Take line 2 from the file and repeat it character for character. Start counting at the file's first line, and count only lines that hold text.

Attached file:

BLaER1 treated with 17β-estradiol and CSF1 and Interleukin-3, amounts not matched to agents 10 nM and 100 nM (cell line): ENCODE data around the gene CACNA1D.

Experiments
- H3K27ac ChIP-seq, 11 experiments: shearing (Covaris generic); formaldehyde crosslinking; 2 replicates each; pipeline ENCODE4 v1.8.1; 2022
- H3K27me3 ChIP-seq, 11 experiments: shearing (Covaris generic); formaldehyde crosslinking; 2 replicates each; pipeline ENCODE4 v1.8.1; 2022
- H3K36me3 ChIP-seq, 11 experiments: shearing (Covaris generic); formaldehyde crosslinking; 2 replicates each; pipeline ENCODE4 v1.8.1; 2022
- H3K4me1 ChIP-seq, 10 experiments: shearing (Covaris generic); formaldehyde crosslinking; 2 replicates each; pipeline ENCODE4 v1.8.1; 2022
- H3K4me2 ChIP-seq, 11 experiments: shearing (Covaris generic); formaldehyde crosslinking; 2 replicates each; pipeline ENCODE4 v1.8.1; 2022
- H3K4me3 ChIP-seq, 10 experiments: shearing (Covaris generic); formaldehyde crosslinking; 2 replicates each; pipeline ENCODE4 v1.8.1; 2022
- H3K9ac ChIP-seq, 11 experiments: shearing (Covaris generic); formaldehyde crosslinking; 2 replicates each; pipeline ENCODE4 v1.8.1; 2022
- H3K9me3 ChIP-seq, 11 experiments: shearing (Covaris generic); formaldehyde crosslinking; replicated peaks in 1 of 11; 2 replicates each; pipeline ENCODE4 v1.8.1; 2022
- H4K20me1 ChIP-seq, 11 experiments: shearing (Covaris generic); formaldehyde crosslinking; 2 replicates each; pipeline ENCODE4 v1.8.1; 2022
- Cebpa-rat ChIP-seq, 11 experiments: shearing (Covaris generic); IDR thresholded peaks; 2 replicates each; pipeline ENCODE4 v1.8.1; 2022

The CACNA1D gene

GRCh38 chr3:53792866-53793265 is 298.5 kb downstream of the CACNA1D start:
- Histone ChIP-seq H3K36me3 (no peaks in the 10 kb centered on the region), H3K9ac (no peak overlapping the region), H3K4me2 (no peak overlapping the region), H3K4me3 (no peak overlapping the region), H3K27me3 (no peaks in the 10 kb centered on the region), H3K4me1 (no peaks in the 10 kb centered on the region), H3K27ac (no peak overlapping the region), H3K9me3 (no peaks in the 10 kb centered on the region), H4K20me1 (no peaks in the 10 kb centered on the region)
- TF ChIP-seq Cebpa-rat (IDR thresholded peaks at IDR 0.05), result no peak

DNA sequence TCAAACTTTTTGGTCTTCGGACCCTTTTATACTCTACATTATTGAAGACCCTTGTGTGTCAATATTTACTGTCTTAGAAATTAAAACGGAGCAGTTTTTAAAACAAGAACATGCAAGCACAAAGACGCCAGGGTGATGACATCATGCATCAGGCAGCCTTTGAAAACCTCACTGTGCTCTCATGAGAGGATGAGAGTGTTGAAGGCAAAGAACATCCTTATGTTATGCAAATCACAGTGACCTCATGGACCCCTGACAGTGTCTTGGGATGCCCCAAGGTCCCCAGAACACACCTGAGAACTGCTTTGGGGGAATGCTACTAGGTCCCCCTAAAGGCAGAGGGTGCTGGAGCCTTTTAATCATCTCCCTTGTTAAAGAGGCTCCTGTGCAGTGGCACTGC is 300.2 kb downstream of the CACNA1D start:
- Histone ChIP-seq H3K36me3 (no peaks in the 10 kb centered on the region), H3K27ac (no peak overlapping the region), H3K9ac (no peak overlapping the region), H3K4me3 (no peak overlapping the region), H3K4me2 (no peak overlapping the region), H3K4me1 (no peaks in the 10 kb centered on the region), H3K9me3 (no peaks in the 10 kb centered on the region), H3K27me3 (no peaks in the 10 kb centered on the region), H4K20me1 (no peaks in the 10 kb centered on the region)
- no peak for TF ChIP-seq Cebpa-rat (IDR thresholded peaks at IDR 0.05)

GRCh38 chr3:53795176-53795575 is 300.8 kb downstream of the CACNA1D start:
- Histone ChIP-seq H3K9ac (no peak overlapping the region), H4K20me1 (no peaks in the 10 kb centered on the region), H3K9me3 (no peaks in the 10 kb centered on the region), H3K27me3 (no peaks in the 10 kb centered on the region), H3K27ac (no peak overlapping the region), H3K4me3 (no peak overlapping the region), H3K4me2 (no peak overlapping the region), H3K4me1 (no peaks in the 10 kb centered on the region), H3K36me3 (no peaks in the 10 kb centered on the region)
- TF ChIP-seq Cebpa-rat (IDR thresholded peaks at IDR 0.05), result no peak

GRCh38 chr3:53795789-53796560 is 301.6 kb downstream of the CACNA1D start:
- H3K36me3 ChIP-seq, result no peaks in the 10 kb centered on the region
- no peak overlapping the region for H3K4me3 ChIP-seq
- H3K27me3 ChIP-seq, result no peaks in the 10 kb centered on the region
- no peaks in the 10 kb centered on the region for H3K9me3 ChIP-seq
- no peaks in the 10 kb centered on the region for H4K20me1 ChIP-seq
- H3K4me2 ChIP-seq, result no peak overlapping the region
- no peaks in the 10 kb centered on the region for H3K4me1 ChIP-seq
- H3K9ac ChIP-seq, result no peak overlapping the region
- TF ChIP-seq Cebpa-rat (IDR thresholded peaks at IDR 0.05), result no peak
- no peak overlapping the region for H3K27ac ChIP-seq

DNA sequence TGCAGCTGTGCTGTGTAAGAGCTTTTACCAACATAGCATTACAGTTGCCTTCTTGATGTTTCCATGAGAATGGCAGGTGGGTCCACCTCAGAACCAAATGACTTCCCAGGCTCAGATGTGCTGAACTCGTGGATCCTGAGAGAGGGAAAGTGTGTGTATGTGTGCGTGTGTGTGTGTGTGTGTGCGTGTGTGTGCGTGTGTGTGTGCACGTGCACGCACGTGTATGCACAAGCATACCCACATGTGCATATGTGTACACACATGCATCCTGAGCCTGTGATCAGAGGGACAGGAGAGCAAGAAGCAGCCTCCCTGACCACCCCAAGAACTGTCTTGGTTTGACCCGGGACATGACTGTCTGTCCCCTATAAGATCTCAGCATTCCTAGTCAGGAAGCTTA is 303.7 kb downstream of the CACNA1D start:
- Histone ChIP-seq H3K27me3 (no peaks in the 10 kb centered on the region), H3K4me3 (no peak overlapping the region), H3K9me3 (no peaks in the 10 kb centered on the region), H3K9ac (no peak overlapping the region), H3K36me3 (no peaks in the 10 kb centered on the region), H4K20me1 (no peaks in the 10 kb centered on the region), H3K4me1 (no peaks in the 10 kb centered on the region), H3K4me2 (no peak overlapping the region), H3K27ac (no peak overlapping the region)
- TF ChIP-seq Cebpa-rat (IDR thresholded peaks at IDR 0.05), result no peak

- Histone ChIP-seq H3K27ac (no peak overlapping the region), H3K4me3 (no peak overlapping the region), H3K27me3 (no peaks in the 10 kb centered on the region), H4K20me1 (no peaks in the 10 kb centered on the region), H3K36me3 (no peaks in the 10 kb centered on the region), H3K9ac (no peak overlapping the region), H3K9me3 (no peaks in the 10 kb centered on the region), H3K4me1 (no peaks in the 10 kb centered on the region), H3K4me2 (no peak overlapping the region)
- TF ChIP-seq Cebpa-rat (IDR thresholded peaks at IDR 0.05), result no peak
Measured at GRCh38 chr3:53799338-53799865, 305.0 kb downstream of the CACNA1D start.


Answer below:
Experiments